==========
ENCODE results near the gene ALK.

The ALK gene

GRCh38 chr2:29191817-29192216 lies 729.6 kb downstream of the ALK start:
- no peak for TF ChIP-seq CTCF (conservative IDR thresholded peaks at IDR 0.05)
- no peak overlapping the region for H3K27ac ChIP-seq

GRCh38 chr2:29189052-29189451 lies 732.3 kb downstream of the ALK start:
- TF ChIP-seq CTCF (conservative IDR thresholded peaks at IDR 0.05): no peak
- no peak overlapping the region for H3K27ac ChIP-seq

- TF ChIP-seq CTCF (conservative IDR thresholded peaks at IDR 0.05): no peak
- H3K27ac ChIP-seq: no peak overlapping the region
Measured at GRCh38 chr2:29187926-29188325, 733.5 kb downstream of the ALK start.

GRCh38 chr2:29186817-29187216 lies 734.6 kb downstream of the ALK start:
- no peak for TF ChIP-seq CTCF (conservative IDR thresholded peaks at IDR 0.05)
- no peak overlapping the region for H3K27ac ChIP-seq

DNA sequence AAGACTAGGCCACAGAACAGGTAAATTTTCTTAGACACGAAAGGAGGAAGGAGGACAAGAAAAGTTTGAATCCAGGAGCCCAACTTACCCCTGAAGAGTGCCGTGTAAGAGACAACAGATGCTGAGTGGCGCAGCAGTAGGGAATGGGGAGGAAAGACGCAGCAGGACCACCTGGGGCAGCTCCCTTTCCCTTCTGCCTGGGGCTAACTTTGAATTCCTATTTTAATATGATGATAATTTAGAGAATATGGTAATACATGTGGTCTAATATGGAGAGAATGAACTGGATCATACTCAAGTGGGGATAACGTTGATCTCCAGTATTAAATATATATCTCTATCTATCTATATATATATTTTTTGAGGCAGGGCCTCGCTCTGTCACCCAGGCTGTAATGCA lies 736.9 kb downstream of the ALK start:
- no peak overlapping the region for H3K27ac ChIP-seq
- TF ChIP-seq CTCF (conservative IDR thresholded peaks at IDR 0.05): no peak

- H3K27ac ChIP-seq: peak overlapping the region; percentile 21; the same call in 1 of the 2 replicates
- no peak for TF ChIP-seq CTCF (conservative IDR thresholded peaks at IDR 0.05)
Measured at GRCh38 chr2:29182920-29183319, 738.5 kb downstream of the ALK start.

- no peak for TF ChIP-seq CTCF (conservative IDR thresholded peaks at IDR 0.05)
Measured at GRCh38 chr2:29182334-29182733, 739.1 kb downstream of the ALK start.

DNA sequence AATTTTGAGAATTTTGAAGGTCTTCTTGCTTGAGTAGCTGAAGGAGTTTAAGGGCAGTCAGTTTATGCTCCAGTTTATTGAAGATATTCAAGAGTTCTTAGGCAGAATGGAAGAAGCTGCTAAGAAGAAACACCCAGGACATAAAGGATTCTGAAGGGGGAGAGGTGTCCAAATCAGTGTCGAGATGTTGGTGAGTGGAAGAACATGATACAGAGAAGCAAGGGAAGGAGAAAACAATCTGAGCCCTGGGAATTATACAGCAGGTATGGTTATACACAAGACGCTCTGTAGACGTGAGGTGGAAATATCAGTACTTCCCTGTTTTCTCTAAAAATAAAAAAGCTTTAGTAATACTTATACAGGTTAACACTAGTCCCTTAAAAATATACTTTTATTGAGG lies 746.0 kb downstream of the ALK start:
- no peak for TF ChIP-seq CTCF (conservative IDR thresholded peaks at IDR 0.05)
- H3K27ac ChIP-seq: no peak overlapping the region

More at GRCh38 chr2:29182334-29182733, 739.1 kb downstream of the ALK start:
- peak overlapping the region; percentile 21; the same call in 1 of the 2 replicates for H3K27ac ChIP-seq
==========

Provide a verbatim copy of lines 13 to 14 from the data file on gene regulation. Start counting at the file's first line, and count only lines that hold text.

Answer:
- no peak for TF ChIP-seq CTCF (conservative IDR thresholded peaks at IDR 0.05)
- no peak overlapping the region for H3K27ac ChIP-seq